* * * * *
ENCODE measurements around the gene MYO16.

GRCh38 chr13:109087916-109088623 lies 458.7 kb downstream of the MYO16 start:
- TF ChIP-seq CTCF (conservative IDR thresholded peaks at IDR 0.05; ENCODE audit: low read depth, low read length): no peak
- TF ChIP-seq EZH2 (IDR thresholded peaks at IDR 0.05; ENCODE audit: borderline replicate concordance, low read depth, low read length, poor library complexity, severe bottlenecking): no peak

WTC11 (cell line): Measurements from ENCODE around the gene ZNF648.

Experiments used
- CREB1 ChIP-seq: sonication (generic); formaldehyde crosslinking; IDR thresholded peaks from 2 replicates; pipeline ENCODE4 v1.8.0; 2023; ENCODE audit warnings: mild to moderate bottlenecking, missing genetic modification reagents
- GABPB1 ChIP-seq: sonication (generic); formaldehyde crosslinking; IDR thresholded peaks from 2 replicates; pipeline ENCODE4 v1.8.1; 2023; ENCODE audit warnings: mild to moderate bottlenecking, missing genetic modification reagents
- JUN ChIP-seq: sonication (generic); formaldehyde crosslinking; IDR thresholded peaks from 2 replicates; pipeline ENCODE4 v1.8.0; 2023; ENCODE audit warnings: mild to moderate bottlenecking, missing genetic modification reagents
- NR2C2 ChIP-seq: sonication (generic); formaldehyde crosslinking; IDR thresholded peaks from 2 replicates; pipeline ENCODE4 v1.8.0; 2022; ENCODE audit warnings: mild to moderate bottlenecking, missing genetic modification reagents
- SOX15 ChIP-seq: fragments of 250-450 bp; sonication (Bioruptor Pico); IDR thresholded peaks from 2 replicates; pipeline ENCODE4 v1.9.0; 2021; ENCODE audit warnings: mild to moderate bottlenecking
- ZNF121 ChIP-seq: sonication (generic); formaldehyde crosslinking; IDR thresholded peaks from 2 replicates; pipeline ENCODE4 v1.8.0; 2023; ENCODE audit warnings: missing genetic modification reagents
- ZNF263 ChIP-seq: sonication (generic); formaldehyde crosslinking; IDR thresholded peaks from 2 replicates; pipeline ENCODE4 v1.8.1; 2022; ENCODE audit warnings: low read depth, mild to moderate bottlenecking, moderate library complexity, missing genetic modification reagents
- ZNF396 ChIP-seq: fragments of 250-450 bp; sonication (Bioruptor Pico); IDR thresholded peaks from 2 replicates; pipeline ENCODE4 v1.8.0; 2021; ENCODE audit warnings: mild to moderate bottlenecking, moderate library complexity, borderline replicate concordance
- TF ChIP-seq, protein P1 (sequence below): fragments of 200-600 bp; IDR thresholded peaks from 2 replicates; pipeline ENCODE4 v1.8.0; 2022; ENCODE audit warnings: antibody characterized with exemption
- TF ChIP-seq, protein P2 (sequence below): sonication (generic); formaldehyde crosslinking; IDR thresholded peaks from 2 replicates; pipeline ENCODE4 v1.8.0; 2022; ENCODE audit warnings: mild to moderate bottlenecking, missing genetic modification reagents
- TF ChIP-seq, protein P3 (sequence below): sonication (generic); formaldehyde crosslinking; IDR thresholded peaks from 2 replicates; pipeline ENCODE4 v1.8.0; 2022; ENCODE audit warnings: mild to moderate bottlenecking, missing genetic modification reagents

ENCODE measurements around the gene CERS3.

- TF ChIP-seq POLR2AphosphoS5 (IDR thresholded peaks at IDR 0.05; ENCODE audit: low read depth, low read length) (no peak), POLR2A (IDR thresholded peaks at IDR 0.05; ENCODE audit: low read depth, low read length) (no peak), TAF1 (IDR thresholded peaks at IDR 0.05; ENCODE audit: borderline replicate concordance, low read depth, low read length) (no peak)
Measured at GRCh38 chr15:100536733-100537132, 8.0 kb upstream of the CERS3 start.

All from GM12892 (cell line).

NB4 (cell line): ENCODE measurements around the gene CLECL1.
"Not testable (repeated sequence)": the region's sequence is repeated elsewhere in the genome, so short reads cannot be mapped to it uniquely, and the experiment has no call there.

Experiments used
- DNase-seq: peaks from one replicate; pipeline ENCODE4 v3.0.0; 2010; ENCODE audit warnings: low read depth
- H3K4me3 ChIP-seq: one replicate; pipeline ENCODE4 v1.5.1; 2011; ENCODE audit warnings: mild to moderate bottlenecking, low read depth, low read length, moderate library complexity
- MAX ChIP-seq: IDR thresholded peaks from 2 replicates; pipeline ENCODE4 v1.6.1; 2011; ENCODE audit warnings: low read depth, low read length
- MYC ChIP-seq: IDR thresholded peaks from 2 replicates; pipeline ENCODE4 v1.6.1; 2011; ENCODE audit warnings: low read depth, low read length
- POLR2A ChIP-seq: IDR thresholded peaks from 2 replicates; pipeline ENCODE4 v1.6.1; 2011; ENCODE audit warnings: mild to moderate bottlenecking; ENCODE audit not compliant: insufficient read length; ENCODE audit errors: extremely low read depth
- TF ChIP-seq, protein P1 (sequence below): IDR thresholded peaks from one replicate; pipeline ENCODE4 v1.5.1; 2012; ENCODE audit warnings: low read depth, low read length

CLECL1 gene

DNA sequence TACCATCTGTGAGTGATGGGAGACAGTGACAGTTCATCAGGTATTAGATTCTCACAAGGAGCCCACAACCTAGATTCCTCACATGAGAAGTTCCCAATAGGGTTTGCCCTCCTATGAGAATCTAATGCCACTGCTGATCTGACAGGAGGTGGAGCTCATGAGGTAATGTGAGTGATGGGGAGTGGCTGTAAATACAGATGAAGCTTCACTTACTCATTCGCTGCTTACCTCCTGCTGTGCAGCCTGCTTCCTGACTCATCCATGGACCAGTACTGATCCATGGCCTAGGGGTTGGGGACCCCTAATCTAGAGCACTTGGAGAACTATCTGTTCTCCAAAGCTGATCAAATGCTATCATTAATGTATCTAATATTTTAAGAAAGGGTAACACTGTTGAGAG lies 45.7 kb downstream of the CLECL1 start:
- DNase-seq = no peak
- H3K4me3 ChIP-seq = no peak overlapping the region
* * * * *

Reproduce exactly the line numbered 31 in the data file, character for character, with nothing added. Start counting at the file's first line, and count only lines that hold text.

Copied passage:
CLECL1 gene